and Duke was eager to get back to work.
      He was at this time, following The Alamo,
      facing serious financial problems.

      Henry Hathaway, was put in charge, with Duke to head the cast.
      Duke played a robust part, and handled the comedic role well.
      Stewart Grainger, however, was trying to keep afloat his flagging career,
      and found the whole episode, a nightmare regularly fluffing his lines,
      and finding Hathaway intimidating an bullying,

      Duke's, Graingers and Fabian's love interest,
      was beautiful French actress, Capucine with limited ability,
      and playing opposite Duke, was an important career move.

      Fabian, who was a one-hit-wonder, was really a one-hit film star, after this effort!!
      Critics thought the film was uneven, and the reviews were tepid.

      However, the mass brawls, which were handled in a rollicking,
      silent picture style, with action for laughs, were to set the patter for some of Duke's later films.
      I love this film, and I don't care what they say!!!!!

      User Review
      My favorite movie of all time!
      5 May 2002 | by Capucine (Connecticut, USA)

      This movie is too funny! And too heartwarming! I can watch this movie over and over and still laugh! And it is not slapstick! Just good ole wholesome American comedy! My favorite! Three men, (well, two men and a teen) and a French woman! What a combo!! John Wayne is his usual macho self. That is always fun to watch. And Stewart Granger is soooo good here! I have seen him in many things, but I think he out-did himself here! He's too funny! And poor Fabian. He breaks my heart with his love-sick adoration of Michelle! If you haven't seen this, you must rent it. You will be glad you did. And you WILL end up watching it again. It's that type of movie
      .
      Best Wishes
      Keith
      London- England

      The post was edited 3 times, last by ethanedwards ().

    • Originally posted by ethanedwards@Feb 3 2006, 02:28 AM
      I love this film, and I don't care what they say!!!!!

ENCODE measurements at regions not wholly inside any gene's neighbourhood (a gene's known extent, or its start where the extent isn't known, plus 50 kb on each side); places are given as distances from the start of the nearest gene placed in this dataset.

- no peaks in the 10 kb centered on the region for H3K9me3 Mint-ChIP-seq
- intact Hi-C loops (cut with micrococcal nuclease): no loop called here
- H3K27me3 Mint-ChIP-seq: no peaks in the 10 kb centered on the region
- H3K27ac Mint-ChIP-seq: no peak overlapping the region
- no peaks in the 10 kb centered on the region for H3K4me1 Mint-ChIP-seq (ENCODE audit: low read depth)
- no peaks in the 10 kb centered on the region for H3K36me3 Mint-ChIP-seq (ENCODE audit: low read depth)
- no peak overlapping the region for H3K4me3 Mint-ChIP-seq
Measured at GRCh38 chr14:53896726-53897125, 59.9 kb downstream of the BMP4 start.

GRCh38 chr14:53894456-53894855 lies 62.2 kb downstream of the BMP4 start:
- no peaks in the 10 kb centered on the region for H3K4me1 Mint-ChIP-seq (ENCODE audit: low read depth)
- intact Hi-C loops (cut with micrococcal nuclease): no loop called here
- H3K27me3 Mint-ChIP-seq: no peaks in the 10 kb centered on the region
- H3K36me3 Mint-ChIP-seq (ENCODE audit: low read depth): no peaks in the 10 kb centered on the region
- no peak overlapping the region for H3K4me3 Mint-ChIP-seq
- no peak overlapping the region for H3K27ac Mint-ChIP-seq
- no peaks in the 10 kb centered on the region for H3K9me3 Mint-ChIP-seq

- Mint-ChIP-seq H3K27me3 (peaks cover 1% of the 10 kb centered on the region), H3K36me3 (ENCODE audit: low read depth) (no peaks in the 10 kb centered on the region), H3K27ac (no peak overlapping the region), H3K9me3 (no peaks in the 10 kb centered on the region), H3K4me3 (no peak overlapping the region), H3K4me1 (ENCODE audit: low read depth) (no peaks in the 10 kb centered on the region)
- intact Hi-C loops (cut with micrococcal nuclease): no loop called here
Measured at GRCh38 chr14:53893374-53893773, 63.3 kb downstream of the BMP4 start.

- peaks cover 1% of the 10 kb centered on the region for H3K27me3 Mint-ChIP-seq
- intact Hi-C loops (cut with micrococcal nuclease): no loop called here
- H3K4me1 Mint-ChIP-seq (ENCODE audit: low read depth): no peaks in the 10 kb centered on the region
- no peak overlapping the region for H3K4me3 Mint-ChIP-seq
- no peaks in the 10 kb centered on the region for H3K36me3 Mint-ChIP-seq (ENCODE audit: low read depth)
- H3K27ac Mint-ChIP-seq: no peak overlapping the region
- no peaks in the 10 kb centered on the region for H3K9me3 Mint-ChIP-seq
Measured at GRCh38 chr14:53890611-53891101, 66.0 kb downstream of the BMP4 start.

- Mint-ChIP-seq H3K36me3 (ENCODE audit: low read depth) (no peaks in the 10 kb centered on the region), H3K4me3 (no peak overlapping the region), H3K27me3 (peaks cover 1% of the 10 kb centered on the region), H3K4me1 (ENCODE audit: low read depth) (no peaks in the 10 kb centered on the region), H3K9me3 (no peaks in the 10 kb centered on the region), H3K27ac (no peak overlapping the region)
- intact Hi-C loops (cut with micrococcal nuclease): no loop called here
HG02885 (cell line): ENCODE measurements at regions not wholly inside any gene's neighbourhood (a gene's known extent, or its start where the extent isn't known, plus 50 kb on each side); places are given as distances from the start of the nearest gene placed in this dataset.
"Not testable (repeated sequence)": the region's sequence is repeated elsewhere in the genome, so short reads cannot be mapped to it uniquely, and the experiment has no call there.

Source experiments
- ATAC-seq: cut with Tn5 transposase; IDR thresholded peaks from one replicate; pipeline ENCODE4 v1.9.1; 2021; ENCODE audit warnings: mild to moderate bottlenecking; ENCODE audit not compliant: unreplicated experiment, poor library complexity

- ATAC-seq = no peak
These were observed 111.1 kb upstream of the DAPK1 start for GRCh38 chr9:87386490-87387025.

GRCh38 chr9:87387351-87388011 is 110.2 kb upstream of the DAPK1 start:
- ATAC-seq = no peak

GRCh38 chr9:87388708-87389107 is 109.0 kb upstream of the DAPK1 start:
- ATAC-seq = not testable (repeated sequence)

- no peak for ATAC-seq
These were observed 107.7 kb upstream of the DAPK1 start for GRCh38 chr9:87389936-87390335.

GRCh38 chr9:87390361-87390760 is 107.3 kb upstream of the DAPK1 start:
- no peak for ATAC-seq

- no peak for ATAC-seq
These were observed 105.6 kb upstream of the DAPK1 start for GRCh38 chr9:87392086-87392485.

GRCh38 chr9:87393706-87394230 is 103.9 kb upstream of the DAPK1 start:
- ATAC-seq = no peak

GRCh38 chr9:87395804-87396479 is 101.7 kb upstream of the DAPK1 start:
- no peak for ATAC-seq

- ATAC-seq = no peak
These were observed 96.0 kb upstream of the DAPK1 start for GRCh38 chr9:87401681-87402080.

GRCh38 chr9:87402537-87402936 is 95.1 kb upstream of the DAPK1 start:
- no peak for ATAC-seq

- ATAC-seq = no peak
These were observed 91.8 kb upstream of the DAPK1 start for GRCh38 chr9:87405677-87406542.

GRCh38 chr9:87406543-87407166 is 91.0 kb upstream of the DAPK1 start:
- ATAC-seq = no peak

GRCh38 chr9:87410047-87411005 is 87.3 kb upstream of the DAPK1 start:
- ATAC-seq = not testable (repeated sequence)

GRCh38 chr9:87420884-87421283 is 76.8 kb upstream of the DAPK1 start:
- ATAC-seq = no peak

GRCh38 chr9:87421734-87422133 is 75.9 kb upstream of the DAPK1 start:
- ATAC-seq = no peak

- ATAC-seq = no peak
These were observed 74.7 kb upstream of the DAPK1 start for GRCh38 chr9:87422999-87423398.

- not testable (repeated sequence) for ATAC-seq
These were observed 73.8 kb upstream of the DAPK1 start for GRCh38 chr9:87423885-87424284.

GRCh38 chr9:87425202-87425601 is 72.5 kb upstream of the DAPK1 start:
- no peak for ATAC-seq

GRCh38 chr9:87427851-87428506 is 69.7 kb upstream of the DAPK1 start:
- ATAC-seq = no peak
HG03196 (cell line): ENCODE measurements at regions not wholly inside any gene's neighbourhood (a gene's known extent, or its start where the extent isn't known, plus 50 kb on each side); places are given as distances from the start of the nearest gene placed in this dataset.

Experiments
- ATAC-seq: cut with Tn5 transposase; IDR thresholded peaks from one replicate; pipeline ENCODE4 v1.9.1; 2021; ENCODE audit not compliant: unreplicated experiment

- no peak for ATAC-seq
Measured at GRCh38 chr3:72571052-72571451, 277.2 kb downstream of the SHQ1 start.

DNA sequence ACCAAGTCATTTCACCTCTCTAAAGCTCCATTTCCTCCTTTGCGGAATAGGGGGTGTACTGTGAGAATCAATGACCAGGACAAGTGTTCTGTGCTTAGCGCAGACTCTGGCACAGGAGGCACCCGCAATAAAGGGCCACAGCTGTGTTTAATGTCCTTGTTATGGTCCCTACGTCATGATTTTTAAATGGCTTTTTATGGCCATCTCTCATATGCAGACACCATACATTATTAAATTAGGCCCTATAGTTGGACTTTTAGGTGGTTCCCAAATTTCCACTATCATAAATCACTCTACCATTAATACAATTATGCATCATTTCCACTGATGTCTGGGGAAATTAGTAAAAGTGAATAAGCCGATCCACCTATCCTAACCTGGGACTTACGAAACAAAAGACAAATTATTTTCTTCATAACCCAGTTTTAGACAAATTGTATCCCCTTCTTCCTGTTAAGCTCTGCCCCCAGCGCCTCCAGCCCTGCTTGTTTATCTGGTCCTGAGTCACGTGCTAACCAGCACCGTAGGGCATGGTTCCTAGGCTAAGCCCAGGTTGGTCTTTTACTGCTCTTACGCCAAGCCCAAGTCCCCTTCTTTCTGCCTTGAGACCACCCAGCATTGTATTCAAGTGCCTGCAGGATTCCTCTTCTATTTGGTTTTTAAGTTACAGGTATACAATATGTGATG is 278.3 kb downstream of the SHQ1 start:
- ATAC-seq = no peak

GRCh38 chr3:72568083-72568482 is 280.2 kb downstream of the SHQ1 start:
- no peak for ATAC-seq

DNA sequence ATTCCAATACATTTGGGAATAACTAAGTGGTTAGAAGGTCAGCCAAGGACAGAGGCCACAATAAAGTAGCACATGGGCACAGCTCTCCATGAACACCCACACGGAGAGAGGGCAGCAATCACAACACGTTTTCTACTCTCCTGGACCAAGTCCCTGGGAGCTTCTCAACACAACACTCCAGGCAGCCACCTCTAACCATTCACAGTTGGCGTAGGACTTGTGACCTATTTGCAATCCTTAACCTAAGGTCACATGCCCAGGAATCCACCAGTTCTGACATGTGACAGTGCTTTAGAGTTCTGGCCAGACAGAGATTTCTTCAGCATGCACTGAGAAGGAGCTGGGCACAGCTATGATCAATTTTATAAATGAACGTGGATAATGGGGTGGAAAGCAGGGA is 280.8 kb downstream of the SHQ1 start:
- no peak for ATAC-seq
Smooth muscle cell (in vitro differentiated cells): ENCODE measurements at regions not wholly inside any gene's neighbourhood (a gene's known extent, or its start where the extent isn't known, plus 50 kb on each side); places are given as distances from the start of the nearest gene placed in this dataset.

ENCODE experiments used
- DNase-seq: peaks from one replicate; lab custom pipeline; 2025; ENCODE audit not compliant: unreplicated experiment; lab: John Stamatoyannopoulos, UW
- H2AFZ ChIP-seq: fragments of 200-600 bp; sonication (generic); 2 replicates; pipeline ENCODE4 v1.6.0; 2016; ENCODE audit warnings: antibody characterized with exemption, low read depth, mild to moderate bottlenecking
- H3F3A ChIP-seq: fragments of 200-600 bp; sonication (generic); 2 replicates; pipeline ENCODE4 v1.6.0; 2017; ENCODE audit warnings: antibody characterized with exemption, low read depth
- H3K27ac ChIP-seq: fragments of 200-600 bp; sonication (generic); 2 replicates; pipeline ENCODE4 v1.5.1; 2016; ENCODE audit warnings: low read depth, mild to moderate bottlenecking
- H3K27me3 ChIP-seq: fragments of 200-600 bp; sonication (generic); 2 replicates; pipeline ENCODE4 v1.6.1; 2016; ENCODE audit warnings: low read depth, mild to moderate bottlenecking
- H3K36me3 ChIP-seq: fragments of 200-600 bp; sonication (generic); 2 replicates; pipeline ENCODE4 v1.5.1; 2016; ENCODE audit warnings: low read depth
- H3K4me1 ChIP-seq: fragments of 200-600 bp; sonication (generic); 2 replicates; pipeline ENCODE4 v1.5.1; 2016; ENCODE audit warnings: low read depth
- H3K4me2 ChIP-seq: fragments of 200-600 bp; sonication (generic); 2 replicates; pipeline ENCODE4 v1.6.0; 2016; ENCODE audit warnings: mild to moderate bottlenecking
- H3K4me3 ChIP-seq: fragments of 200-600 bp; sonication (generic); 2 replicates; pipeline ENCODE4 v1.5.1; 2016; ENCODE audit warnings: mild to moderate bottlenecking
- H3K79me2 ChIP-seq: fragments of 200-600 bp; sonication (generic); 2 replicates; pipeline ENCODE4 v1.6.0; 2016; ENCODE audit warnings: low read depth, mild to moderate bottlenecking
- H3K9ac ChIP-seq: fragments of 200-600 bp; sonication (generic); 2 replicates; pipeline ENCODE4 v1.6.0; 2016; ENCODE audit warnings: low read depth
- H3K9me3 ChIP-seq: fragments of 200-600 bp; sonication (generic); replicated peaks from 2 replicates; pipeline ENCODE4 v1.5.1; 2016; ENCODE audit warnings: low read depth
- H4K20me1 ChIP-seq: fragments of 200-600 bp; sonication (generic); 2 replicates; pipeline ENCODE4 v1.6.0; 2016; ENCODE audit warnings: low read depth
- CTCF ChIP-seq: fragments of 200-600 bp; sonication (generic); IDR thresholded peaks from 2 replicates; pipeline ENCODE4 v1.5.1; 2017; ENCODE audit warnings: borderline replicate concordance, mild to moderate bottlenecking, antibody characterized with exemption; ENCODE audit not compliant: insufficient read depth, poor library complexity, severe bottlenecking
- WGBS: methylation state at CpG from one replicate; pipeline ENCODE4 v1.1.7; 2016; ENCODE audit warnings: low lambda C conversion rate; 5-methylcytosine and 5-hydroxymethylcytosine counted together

[snapback]26400[/snapback]

      Now you're talking, Keith! :lol:

      We love this film, too, and put it with McLintock! and Donovan's Reef as another light, fun movie with the Duke.

      I particularly like the lumberjack party and in particular, the tree climbing contest. The Mrs. enjoyed Capucine as the female lead in this movie.

      Amazon is the winner on the film, as it has it available, and for under $10. The film is listed on Deep Discount, but for a couple of dollars more than Amazon.

      Chester :newyear:

      The post was edited 1 time, last by chester7777: update links ().

    • I just watched this film today, and it continues to be one of my favorite Duke pictures. It is fun from start to finish. The loggers picnic scenes are my favorite. I love the Johnny Horton sung theme song, I think I could do with out the Fabian song though. I always though he was lousy. With likes of Elvis, Ricky Nelson, Jerry Lee Lewis and Eddie Cochran, all of whom were handsome, Popular, teen heart trobs at that time and all could really sing! How did Fabian get a recording contract, but more importantly, who did he know to get cast in this movie????????? :huh:
    • (Editted 6/21/2012)
      What a difference almost 6 years can make! DeepDiscountDVD has it now, for $8.84, and Amazon has it for $6.97.

      We haven't looked for it at other locations like K-Mart, but it might be worth checking.

      As we've said before, we really enjoy this movie, but we'll have to bring it out and watch it again, this weekend, and see if we have any fresh insights to share.

      Chester :newyear:

      The post was edited 1 time, last by chester7777: update prices ().

    • Originally posted by chester7777@Oct 13 2006, 12:36 AM
      What a difference 8 months can make!  DeepDiscountDVD has it now, for $10.33, and Amazon has it for $12.99.

      We haven't looked for it at other locations like K-Mart, but it might be worth checking.